For some folks, grilling is a social activity.
They rule at the center of their designer outdoor kitchen, flipping expensive steaks on a propane stove and telling jokes with equal aplomb to a starry-eyed crowd of grill groupies.
Then there are others, like me, who consider barbecuing to be a solitary occupation far removed from the madding crowd.
Only wooden chips or old-fashioned, plain charcoal briquettes are allowed in our world along with a healthy dose of lighter fluid.
We grill under the shifting shade of an oak tree, not a wooden or metal awning, and permit only selected people and animals as company.
Usually only one other individual, an acolyte of sorts, is permitted entrance to the hidden lair of grilldom.
That one person is most often my son, a taciturn sort who understands that cooking outdoors settles best with a modicum of conversation.
We grunt, sweat, bear the heat stoically and drink an occasional beer for the sole purpose of remaining hydrated.There is some talk, to be sure, but nothing approaching what society considers intellectual discourse.
Our kind of grilling is generally conducted on the hottest days of the year, so the merciless sun and scarcity of clouds are often a source of conversation.
The dogs, who unlike other people can venture into and out of our domain without invitation, are also a source of occasional comments.
“That one is looking good,” one of us says of the hound. A few minutes later, the other chimes in, “He sure likes the smell of that meat.”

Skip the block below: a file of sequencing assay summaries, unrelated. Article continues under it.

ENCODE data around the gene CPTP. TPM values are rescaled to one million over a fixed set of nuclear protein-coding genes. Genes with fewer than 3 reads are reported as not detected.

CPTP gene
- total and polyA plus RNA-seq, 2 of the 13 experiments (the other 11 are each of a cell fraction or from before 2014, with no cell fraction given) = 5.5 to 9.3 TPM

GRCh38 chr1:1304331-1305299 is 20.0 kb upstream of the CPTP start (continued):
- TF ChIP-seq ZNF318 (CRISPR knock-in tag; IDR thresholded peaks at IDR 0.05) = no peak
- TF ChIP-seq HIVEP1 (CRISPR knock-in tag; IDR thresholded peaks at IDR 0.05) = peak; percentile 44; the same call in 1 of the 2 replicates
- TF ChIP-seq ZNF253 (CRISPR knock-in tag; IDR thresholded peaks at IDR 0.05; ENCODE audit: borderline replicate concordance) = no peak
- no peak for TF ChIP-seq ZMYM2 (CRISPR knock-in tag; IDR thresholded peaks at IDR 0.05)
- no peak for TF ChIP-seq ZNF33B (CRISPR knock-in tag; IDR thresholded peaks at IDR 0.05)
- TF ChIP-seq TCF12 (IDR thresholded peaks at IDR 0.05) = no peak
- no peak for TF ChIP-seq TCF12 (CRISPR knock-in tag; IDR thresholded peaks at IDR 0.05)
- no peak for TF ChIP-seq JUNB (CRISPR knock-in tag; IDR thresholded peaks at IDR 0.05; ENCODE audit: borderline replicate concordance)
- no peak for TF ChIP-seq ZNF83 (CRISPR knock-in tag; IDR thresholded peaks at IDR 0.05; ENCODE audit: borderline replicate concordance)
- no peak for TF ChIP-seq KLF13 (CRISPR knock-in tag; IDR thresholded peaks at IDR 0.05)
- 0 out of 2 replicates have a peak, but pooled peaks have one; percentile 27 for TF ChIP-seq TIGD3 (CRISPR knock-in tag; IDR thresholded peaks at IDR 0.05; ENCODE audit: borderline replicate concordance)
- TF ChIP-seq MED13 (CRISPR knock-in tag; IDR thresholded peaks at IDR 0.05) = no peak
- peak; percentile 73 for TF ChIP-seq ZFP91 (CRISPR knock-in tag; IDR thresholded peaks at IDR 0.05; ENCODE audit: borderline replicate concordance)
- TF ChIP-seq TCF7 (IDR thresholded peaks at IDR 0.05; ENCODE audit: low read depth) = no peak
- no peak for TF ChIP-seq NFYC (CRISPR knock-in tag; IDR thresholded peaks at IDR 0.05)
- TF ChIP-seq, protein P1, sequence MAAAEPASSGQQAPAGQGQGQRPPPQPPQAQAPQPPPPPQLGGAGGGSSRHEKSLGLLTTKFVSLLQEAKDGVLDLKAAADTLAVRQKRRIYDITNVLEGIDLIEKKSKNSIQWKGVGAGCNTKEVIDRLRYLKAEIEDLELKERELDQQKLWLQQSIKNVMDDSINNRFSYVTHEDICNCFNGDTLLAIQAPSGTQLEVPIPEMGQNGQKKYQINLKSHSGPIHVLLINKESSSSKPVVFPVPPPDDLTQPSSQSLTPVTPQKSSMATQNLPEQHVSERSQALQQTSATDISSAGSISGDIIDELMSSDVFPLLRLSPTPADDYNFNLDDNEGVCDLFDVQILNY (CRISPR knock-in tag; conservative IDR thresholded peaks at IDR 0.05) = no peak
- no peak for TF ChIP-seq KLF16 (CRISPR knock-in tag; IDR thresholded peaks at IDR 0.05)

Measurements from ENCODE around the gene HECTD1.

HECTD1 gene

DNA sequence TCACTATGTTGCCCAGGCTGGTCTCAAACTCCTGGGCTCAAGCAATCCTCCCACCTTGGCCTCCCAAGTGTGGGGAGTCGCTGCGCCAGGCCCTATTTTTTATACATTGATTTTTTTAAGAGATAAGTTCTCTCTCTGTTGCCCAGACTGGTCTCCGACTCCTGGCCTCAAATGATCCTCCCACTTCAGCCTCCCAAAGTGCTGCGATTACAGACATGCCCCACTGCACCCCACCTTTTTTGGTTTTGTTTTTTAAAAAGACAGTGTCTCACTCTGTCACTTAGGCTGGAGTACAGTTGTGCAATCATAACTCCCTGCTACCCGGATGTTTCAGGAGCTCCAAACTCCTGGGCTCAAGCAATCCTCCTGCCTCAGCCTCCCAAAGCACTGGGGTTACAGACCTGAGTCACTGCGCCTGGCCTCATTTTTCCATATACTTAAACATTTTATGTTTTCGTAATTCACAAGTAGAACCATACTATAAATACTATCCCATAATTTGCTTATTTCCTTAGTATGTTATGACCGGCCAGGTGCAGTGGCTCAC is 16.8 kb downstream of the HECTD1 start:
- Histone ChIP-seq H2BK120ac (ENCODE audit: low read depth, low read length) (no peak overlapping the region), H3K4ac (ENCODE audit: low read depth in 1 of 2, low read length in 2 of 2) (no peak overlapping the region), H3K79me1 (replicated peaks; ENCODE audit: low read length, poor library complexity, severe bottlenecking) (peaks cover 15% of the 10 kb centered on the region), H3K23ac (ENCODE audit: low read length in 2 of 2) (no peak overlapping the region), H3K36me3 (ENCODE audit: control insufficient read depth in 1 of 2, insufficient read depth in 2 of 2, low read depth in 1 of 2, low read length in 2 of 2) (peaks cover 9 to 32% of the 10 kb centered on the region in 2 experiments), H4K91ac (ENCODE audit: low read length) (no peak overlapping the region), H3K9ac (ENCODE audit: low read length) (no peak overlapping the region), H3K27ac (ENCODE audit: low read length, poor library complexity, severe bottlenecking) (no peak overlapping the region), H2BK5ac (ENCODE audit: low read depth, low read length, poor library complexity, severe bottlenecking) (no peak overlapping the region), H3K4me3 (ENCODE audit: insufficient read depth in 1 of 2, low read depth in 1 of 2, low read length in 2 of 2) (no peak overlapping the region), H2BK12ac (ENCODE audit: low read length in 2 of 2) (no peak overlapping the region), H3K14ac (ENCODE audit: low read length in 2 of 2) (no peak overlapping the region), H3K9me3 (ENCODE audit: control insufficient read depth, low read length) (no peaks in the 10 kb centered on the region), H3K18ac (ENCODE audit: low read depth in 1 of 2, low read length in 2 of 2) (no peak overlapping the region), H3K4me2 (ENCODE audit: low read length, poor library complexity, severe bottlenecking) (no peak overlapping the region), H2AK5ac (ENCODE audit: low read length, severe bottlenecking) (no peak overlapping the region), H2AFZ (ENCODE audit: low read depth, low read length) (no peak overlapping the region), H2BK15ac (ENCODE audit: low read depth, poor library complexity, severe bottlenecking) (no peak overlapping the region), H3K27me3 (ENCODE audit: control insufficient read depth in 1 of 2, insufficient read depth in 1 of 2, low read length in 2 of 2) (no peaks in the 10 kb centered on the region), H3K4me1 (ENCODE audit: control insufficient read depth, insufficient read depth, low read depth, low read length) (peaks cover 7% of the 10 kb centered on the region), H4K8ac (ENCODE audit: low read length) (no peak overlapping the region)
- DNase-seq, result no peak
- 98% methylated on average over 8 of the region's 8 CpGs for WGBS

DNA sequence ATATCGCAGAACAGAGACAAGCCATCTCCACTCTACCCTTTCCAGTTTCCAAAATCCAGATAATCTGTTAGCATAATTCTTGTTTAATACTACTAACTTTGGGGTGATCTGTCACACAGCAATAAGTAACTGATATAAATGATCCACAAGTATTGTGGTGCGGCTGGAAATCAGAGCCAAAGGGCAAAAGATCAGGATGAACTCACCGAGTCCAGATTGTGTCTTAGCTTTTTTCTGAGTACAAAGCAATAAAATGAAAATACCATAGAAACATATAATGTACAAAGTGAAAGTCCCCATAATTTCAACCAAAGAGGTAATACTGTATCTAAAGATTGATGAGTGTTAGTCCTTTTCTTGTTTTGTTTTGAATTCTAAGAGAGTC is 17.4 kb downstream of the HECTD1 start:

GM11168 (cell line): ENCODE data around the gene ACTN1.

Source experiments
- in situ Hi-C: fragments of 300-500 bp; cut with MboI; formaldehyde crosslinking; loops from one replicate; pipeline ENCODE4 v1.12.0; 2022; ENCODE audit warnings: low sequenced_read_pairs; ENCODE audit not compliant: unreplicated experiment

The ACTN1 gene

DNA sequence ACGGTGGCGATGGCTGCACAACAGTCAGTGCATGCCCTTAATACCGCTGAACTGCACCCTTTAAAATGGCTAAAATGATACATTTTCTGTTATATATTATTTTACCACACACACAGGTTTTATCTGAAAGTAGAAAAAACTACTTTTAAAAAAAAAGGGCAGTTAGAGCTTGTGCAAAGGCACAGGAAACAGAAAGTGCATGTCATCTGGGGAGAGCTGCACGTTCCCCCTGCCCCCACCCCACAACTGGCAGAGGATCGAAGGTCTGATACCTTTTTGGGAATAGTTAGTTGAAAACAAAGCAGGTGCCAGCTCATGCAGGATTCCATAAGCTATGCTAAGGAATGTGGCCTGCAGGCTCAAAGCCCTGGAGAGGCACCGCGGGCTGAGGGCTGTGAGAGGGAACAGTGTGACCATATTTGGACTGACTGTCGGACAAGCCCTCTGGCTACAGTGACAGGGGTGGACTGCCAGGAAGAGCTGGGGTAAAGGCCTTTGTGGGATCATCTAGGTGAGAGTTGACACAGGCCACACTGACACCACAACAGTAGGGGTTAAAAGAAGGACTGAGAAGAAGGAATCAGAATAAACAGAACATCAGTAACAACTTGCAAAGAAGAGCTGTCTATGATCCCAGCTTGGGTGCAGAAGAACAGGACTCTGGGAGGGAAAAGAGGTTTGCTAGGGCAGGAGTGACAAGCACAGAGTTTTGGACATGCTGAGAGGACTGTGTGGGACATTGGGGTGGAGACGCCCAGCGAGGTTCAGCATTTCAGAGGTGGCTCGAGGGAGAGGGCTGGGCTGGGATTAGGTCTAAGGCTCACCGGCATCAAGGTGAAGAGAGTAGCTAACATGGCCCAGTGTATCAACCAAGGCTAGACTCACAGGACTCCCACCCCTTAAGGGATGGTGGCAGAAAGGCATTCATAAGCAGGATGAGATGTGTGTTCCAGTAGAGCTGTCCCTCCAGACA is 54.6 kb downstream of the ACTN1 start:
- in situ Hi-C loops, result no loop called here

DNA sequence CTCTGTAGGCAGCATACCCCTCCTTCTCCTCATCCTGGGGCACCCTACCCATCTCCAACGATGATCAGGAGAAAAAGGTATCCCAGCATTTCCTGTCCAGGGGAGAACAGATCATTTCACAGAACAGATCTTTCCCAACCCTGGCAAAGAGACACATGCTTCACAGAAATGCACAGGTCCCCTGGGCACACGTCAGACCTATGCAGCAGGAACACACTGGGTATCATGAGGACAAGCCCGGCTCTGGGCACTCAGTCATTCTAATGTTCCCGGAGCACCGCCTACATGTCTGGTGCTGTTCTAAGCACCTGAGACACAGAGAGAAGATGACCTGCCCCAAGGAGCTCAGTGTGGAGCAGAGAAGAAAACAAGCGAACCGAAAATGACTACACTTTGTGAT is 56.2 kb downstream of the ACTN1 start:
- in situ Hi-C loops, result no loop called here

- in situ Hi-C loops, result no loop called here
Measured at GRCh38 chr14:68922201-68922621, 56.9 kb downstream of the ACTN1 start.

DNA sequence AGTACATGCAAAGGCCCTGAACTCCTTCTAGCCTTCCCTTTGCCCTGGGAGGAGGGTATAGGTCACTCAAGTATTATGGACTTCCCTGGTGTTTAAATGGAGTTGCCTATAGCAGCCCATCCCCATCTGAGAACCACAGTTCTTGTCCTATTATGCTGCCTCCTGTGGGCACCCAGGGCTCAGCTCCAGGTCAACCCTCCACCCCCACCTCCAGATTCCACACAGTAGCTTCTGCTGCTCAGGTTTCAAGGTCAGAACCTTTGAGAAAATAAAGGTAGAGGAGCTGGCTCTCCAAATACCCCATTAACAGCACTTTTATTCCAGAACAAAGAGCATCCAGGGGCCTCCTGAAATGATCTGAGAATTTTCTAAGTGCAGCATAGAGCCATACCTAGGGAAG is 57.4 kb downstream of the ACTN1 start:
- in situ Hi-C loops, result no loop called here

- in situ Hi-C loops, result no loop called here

The menu is generally unchanged and unchallenging – hamburgers and sausage.
We look at the meat, debate putting the top on the grill for a few minutes to smoke more flavor, and then consider removing the lid and flipping the burgers and sausage.
The sounds of hunger sometimes permeate the distance and my wife, who is the only other person who can enter our domain without a handwritten note, checks on us periodically.
“Need something else to drink?” she asks. Or, the more usual comment, “People are getting hungry. Will the food be ready soon?”
We glare and snicker at her, in a nice and loving way, of course, for my son and I know full well that grilled food is ready when it is ready and not a moment before.
Even the faraway sounds of kids playing, fussing, making up and playing again, around the corner in the front yard, are not enough to hurry up the process.
Good grilled food, according to our notion, must be suitably burned to be properly inhaled at the proper time.
But when the adults start going into the shed to arm themselves with pitchforks, shovels and rakes for an attack on our bastion, we relent and begin to lead the parade of meat to the mismatched tables and chairs.
Everyone is so busy eating that talking sputters to a halt, my kind of conversation.
Ahh, the sweet charred smell of success.